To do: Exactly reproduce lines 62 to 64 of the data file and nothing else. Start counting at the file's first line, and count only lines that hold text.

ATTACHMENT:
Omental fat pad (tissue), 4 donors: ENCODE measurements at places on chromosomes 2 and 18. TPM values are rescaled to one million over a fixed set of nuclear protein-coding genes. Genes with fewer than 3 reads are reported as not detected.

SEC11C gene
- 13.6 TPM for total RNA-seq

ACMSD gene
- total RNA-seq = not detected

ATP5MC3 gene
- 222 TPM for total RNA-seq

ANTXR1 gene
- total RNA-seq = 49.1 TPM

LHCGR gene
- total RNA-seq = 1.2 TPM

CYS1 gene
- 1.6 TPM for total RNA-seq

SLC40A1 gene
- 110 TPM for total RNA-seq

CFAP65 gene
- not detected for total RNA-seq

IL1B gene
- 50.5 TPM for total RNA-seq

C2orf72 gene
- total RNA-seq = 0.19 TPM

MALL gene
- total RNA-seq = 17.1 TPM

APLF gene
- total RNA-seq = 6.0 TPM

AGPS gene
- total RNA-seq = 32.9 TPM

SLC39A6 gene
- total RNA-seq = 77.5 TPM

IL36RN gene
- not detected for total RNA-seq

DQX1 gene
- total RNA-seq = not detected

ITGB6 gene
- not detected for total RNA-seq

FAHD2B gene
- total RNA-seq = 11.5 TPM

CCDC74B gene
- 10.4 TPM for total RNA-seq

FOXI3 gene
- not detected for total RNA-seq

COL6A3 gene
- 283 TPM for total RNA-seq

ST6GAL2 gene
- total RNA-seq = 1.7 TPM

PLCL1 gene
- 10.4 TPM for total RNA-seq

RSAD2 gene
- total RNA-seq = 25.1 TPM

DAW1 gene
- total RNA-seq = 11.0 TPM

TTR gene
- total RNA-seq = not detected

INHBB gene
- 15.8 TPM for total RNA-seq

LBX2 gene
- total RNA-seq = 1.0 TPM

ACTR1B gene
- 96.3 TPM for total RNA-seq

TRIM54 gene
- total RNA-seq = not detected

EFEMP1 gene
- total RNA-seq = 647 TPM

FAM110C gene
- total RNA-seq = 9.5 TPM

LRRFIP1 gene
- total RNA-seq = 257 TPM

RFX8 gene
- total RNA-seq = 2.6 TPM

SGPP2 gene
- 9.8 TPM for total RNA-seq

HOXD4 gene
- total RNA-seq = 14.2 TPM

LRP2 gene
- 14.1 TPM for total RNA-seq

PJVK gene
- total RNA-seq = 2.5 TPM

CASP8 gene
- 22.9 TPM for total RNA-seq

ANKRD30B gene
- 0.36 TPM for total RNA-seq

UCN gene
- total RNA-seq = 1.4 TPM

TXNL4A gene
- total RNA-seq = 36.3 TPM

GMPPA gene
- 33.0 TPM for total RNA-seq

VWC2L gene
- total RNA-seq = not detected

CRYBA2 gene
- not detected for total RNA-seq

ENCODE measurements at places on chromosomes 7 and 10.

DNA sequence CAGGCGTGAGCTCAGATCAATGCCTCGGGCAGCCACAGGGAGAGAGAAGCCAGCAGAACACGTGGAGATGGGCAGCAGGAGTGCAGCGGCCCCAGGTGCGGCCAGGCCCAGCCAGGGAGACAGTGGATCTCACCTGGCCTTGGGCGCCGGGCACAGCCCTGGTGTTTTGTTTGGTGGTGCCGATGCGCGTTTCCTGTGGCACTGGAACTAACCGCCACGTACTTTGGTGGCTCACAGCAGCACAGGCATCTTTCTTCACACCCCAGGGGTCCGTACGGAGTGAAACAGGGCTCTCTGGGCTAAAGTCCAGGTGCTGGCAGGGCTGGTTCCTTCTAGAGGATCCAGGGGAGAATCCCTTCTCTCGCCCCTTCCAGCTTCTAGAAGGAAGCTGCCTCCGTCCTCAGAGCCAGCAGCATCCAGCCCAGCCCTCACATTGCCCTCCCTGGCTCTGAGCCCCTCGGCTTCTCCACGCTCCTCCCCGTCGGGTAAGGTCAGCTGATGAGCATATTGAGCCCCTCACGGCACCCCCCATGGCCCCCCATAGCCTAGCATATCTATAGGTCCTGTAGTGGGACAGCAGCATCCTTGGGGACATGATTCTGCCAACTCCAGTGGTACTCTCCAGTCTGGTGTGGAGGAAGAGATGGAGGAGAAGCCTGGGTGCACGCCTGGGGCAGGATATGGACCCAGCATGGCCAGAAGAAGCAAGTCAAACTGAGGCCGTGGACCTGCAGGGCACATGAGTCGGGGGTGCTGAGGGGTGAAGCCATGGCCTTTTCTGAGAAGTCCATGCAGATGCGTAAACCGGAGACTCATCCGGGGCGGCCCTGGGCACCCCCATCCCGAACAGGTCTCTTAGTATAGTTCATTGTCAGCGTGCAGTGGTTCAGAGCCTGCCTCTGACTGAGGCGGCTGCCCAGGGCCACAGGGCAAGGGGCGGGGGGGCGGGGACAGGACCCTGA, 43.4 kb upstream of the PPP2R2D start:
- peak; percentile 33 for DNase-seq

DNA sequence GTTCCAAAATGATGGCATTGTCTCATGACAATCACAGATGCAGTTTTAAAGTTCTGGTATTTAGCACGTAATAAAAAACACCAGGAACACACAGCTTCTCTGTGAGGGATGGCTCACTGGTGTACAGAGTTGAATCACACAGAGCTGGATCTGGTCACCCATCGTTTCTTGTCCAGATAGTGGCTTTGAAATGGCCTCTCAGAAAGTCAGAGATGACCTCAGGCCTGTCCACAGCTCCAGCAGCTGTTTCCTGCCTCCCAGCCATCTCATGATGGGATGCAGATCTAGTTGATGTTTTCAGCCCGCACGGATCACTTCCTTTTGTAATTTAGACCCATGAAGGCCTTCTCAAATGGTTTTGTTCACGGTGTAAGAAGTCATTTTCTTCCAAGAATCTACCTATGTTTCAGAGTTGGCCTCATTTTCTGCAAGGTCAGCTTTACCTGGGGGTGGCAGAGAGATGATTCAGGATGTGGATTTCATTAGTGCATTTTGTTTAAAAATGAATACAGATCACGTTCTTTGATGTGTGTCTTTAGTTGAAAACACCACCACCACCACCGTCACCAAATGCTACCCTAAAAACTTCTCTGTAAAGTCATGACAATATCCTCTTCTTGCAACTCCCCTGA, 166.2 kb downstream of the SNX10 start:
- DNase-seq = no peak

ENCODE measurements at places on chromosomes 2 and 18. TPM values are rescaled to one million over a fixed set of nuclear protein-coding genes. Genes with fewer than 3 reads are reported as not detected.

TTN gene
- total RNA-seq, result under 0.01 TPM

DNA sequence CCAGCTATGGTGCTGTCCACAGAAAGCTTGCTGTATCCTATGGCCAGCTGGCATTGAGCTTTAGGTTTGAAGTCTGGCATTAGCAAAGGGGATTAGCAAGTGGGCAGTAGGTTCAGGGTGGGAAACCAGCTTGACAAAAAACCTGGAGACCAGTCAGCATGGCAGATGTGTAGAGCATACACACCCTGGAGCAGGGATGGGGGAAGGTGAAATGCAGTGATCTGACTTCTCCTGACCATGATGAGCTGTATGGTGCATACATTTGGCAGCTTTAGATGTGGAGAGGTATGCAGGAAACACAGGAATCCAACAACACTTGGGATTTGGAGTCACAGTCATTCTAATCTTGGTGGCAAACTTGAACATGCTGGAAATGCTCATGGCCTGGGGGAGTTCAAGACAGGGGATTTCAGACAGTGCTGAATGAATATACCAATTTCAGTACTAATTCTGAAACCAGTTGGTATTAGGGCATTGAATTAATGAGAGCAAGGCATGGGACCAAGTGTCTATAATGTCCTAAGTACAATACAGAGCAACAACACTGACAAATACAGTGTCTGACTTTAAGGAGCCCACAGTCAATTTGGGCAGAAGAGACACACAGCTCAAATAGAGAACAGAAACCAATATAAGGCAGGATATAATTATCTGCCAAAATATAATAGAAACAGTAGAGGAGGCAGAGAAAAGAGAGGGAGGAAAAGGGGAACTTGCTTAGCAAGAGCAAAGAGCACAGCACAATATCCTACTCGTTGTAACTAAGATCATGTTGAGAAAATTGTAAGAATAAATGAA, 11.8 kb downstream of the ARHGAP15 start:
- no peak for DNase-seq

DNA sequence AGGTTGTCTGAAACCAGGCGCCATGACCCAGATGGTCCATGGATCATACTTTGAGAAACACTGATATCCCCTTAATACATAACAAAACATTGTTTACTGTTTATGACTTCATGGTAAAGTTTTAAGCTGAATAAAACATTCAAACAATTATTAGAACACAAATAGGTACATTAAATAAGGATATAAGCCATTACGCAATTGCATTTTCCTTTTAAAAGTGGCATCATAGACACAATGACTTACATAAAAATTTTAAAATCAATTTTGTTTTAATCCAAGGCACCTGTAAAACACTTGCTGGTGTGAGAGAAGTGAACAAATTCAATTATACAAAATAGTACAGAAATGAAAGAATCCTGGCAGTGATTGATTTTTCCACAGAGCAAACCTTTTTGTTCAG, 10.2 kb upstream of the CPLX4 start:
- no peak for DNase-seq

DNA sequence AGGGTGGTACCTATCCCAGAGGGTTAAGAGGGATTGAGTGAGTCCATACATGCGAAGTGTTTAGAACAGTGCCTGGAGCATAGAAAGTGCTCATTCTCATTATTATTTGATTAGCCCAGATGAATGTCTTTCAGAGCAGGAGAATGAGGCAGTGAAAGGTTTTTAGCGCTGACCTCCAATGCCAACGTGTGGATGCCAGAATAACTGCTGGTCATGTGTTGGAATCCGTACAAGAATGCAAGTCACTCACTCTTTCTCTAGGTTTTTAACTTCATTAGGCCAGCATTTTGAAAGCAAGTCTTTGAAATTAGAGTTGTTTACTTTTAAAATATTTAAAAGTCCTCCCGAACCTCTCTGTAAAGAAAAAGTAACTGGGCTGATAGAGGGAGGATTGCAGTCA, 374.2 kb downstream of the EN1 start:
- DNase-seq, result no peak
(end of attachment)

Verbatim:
EFEMP1 gene
- total RNA-seq = 647 TPM

FAM110C gene